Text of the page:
International branch campuses are expanding to include non-traditional countries

Over the past decade a number of universities have opened branch campuses overseas – Nottingham’s campus in Ningbo, China and NYU’s branch in Abu Dhabi are perhaps best known – bringing the total to nearly 220 campuses worldwide. That trend has continued, with universities beginning to move into previously untried territory to establish teaching centres and branch campuses. Lancaster and Strathclyde universities both signed an agreement in May 2009 to establish campuses in Pakistan’s first ‘knowledge park’ in Lahore. Lancaster already has links with Pakistan, having taught joint degree programmes in Business, Computing and Engineering in conjunction with COMSATS Institute of Information Technology since 2010, and has a branch campus in Accra, Ghana, underway. Many of these campuses have been explicitly designed to attract international students who might not be in a position to travel to Europe or the USA for their education – a move that has been timed to fit with the projected expansion in the number of students entering higher education in Asia and Africa. Aberystwyth University, for example, followed Middlesex University in opening a campus in Mauritius in 2014, with the first intake beginning their degrees in accounting, business, and management in 2014–15. A number of US universities are working together with Tunisia’s Université Montplaisir Tunis to open a $100m US university near Tunis. Education provided at the university will be based on the US model, and students will spend two years studying in Tunis and then two years at the US partner universities, graduating with a double degree. Other universities have prioritized expanding into non-traditional countries to provide study-abroad opportunities for their existing students, such as the University of New England’s new campus in Tangier, Morocco. UNE students will be able to spend a semester or year studying Arabic and Moroccan history and culture in Tangier, and the university’s Moroccan programmes aim to develop students’ understanding of Middle-Eastern and North African culture and politics.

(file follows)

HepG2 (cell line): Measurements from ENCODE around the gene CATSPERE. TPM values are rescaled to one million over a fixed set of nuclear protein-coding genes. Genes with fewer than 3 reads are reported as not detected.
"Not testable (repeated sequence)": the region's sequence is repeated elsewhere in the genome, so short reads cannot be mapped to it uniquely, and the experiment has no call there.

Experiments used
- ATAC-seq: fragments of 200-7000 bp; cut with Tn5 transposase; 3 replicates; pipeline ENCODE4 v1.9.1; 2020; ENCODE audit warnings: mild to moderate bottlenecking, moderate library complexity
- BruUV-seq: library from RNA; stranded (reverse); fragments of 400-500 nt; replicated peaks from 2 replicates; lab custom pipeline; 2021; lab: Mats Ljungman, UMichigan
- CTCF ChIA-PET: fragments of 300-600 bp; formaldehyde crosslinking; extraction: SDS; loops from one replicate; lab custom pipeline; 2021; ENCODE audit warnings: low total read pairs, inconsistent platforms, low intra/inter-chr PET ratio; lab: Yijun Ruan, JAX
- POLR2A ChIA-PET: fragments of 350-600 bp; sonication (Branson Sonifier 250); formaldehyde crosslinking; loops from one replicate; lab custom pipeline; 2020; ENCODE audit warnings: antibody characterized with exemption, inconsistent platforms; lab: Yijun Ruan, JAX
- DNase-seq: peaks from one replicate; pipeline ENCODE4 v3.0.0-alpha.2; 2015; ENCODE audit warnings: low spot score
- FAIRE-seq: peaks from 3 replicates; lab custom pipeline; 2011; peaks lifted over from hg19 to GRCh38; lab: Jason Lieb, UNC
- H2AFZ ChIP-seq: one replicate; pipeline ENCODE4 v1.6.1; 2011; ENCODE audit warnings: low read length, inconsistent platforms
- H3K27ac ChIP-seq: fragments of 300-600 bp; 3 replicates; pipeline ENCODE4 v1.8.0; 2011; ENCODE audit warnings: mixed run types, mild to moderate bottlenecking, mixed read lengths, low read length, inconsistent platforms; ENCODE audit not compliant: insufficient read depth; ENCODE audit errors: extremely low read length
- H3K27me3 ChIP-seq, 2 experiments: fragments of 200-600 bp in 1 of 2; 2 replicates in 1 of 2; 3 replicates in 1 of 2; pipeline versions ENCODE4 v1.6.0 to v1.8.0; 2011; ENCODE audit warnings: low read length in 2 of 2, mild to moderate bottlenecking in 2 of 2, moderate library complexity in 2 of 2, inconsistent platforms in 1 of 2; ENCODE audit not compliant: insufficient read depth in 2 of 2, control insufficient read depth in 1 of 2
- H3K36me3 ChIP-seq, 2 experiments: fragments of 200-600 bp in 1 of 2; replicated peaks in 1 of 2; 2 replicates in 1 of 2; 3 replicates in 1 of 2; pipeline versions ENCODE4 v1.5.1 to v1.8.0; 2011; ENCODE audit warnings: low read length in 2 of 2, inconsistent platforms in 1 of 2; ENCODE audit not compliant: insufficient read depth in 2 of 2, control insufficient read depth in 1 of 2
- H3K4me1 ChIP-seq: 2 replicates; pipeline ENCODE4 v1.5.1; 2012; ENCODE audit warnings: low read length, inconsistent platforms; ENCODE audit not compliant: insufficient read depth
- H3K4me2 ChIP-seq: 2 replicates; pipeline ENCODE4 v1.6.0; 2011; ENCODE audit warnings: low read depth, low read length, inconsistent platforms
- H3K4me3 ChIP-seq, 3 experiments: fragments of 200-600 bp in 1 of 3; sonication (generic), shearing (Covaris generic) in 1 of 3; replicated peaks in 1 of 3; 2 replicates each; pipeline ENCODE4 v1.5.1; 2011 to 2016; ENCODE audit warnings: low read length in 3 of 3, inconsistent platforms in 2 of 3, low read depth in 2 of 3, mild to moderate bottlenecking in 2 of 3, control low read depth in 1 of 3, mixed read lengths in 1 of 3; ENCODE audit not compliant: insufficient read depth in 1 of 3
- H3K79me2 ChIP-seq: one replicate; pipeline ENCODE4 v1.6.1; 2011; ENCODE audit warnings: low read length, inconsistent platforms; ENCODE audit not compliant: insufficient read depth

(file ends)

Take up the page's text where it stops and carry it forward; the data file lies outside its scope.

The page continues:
While branch campuses remain a popular facet of institutional international strategies, there have been a number of high profile closures. It is worth highlighting that most of these closures were free-standing and primarily self-funded campuses, in contrast to the new campuses profiled above, which are to be opened in conjunction with local partners. Over the last six years a number of well-known American, Australian and UK international branch campuses ceased operation, with Johns Hopkins in Malaysia closing and UCL re-evaluating their base in Australia. In most cases closures have been related to economic and political changes or falling enrollment numbers, while others have been impacted by changing government policy and the withdrawal of financial support by the host government. UCL chose to withdraw from its Adelaide campus after economic and political challenges led to a change in Australian government policy and a subsequent loss of support. Others have faced domestic pushback from faculty members and administrators for varying reasons, ranging from disquiet over the political environment surrounding the new campus to concern that focus on developing campuses overseas weakened the education provided at the home campus. Both Yale University and New York University faculty have expressed dissent at overseas expansion plans, while domestic politics in Russia are creating roadblocks to MIT’s planned project in Skolkovo, Russia.